Use these expert tips and techniques to keep your house plants looking their best.
Decoding those perplexing tag instructions on light.
- If the tag says direct light, the plant needs six or more hours of bright sunshine a day, hitting it head-on.
- If the tag says moderate light, the plant needs bright, direct sunshine only part of the time—about four hours a day.
- If the tag says indirect light, the plant needs to be kept a few feet away from pounding sun at all times. It wants only ambient light.
- If the tag says low light, the plant needs no direct sunshine and little ambient light. It’s happy in a room that never gets much sun.
North-facing windows don’t receive much light, southern windows tend to be sunny for much of the day, and eastern and western windows are sunny for part of the day. But, of course, trees, shrubs, and buildings can block light. Get to know the light in your home simply by observing it. That’s the best way to figure out what house plants you can accommodate and where they should live.
How often should I water my house plants?
Because conditions vary, there’s no way to give hard-and-fast advice like “Water once a week.” Heat and sunlight specific to your home will dry out the soil at different rates. You’ll have to feel the soil with your finger. If the plant’s tag says, “Water steadily or evenly,” then water whenever the surface of the soil is dry to the touch. If the tag says, “Water moderately,” allow the top inch or so to dry out between waterings. One note: Don’t overwater. It’s as liable to kill a plant as underwatering.
What’s the best technique for watering?
Thoroughly saturate the soil until water comes out the bottom of the pot. (If the water is not reabsorbed within a day or so, empty out the saucer.) When you can, take plants to a sink or a tub and give them a soaking; most plants love this. (African violets are an exception.)
How can I remember to water?
Refill the watering can (or milk jug or any container you like) each time you finish watering, then leave it out as a reminder. This will also allow the water to come to room temperature and give additives (like fluoride) a chance to dissipate. Keep needy plants in plain sight so you don’t forget about them.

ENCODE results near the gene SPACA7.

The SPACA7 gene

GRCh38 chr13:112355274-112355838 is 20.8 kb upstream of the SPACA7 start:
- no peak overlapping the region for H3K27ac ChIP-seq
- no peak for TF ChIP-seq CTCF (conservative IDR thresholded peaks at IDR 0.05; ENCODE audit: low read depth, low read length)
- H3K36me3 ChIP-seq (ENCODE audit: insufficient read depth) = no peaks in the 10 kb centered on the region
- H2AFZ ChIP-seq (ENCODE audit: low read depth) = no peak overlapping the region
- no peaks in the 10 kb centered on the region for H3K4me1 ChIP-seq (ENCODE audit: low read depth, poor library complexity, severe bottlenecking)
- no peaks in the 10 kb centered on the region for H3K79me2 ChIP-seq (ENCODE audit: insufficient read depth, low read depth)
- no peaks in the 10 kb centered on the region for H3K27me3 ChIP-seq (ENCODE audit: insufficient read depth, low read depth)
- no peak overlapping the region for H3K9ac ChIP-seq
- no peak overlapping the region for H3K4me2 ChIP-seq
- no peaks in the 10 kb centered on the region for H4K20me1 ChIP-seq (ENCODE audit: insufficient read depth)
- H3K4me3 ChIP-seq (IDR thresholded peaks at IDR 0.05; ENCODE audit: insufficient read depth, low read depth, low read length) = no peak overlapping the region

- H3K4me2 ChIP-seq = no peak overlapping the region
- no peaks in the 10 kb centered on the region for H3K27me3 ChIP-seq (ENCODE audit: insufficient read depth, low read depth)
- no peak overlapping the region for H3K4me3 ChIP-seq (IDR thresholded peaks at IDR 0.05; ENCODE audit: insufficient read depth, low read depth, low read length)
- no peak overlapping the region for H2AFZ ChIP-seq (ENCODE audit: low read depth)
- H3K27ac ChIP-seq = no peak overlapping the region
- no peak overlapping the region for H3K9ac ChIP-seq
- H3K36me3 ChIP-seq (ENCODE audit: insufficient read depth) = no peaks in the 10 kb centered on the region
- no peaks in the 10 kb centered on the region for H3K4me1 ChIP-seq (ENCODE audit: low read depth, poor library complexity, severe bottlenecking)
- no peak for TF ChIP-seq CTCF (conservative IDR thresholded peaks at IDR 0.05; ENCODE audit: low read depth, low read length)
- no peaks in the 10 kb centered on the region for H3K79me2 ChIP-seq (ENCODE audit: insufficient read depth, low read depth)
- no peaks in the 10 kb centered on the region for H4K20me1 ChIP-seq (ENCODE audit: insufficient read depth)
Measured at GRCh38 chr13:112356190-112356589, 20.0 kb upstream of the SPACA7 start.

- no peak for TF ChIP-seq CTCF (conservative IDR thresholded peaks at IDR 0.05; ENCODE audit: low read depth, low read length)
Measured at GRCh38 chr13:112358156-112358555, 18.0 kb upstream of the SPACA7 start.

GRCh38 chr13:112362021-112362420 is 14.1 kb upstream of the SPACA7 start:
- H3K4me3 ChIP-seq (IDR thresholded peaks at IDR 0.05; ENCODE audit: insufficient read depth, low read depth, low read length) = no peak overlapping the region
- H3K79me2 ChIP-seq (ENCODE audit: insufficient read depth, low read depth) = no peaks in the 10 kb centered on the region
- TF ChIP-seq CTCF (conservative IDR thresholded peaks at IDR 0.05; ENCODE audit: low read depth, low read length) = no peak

House Plants & Containers
When shopping for your house plants, be selective. Look for firm, healthy foliage and steer clear of anything too leggy (with more stem than leaves).
The Right-Size Pot
When replanting, use a container the same size as the one the plant came in or two inches larger (a four-inch-diameter plant can go in a six-inch pot, a six-inch plant in an eight-inch pot). Too big a pot means too much soil that holds too much water—and this can rot the roots. Also, a pot should always have a drainage hole in the bottom.
Terra-cotta is a durable classic, but also consider resin or fiberglass. These hold moisture longer (moisture evaporates through terra-cotta), which gives you a little advantage if you’re forgetful about watering. To protect floors and furniture, use saucers that are glazed on the inside. (Any glazed dish works just as well.)
How to Repot a Plant
As a practice, get your house plants out of the plastic pots they’re sold in. Even humble terra-cotta is transforming. Before repotting, water thoroughly to hold the roots together.
Step 1: With the stem between your fingers, carefully turn the pot upside down and gently coax the plant out of the pot. (If the plant is root-bound—lots of roots and barely any soil—ease out the roots and trim them by about half.)
Step 2: Place a stone or a shard of terra-cotta over the new pot’s drainage hole so the soil doesn’t wash out. Put an inch or so of potting mix in the pot. Center the plant inside.
Step 3: Fill in around the roots with potting mix. Use a chopstick or a pencil to tamp around the roots gently. Leave a quarter inch of space between the top of the soil and the rim of the pot. This will help hold water so it can slowly soak in and thoroughly moisten the soil.